Military Embedded Systems

Military overmatch will increasingly hinge on superior edge computing, study says


May 12, 2021

Lisa Daigle

Assistant Managing Editor

Military Embedded Systems

Cpl. Charles Ferris, with 1st Supply Battalion, 1st Marine Logistics Group, performs a radio check at Camp Pendleton. Photo: Joel Rivera-Camacho/Unsplash

AMSTERDAM. The increased prevalence of sensors used by the military for data capture, computing, and processing at the point of data acquisition means that users can see the direct benefits of edge computing on making more informed and quicker squads in the battlefield, according to a recent study by Market Forecast, "Global Edge Computing for Defense and Aerospace -- Market and Technology Forecast to 2029."

The study authors assert that while edge computing can and should be used on mechanical platforms like fighter jets, tanks, and unmanned aerial systems (UASs), it is also increasingly being used by and for the benefit of troops on the ground. Developments in edge computing are now leading to what the U.S. Army calls, the study says, the “Digital Soldier, which is the term the army uses to describe small, connected sensors that travel with soldiers to enable local data sharing and processing within a network.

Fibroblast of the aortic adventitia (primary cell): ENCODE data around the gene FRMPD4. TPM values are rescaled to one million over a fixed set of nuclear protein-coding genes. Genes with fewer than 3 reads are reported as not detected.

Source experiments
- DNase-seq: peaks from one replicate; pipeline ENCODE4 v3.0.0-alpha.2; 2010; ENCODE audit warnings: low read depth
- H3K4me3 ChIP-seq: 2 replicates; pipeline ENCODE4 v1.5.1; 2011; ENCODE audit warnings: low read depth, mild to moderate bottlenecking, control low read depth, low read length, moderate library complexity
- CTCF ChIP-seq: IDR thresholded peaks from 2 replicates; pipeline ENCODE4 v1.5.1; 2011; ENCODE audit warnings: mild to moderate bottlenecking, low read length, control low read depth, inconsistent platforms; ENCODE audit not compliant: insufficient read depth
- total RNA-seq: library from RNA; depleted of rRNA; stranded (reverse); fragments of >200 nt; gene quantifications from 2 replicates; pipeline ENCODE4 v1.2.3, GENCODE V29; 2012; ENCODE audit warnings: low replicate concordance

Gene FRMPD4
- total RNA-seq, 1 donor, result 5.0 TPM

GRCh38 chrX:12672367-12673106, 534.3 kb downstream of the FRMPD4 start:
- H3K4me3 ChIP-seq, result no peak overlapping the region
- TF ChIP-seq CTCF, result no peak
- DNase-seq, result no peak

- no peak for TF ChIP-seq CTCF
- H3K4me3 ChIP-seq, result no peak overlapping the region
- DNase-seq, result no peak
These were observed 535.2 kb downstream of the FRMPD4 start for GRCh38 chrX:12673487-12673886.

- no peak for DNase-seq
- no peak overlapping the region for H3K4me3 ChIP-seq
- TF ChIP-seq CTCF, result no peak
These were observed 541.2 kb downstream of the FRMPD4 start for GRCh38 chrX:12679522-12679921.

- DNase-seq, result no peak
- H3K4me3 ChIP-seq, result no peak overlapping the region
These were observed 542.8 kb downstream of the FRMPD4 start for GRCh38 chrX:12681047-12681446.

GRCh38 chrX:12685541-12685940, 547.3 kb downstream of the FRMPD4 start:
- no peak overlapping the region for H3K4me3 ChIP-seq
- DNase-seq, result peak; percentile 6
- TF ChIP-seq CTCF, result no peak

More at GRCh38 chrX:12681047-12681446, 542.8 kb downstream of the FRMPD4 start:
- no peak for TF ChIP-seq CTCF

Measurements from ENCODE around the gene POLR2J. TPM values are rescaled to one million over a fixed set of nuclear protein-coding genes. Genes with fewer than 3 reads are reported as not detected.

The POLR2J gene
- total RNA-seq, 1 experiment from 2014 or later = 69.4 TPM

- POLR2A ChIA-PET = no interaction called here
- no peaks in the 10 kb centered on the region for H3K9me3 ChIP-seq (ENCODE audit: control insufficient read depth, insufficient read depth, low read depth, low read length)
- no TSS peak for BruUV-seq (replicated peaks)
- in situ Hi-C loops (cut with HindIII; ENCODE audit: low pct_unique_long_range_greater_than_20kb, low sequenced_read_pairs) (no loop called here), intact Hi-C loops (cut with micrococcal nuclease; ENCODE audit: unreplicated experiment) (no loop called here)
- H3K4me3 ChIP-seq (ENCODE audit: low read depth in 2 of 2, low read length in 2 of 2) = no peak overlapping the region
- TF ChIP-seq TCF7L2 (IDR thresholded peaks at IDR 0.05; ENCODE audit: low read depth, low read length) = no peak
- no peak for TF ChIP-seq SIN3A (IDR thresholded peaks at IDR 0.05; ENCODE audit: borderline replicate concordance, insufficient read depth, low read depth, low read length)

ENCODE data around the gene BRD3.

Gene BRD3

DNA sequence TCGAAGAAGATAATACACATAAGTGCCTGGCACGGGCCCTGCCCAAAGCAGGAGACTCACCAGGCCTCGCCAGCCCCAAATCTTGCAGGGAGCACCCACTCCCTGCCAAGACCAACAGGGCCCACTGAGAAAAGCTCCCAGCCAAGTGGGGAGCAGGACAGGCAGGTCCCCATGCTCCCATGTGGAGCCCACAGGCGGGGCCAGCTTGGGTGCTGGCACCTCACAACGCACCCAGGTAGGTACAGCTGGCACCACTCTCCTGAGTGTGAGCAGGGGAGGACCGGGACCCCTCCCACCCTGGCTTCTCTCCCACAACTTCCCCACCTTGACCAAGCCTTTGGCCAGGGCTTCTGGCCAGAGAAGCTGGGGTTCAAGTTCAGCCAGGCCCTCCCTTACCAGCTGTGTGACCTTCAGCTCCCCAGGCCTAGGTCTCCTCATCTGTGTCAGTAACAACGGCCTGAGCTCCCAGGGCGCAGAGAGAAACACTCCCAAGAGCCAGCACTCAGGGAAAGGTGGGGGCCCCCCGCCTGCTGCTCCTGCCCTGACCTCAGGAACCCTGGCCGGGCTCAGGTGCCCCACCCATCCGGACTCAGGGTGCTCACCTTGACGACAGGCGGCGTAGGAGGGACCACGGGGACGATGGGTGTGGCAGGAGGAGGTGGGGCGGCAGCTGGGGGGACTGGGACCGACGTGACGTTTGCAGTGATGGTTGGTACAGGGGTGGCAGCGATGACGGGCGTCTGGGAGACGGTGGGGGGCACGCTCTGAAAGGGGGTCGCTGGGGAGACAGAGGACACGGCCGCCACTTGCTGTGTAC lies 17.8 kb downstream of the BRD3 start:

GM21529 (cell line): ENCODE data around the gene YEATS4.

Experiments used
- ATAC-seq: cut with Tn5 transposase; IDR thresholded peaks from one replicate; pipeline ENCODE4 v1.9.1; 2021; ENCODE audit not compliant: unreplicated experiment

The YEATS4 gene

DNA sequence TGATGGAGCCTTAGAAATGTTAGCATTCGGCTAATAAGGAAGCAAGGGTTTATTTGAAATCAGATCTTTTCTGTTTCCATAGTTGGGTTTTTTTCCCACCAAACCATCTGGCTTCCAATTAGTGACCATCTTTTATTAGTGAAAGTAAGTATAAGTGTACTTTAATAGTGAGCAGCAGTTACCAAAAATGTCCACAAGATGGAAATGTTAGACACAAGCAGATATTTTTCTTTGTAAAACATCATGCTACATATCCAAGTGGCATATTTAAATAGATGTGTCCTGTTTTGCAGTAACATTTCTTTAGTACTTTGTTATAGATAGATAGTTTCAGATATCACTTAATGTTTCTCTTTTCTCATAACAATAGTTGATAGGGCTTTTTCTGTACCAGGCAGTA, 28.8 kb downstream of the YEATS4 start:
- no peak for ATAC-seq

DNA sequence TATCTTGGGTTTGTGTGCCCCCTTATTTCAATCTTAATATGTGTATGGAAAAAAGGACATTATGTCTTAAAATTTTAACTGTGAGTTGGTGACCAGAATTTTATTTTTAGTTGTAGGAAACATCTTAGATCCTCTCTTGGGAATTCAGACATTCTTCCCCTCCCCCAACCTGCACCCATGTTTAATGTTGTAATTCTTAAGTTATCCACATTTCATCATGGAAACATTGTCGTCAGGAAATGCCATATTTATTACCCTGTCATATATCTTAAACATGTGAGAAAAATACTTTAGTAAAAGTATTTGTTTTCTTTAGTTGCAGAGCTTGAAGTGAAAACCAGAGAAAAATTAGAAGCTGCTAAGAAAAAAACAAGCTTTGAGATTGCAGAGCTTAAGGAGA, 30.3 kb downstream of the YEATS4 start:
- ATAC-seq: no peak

Edge computing, according to the study, derives its power from the effects of the network: The more people and things that communicate at the edge, the more powerful the coalition or total platform becomes; this reality highlights the significance of mesh networks and also shows the benefit of connecting legacy platforms with newer platforms. Even if a previous platform may not seem as technologically proficient as newer models, the authors found that emphasis should be placed on retrofitting legacy military systems with edge capabilities.

Additional information on the study can be obtained at the Market Forecast website.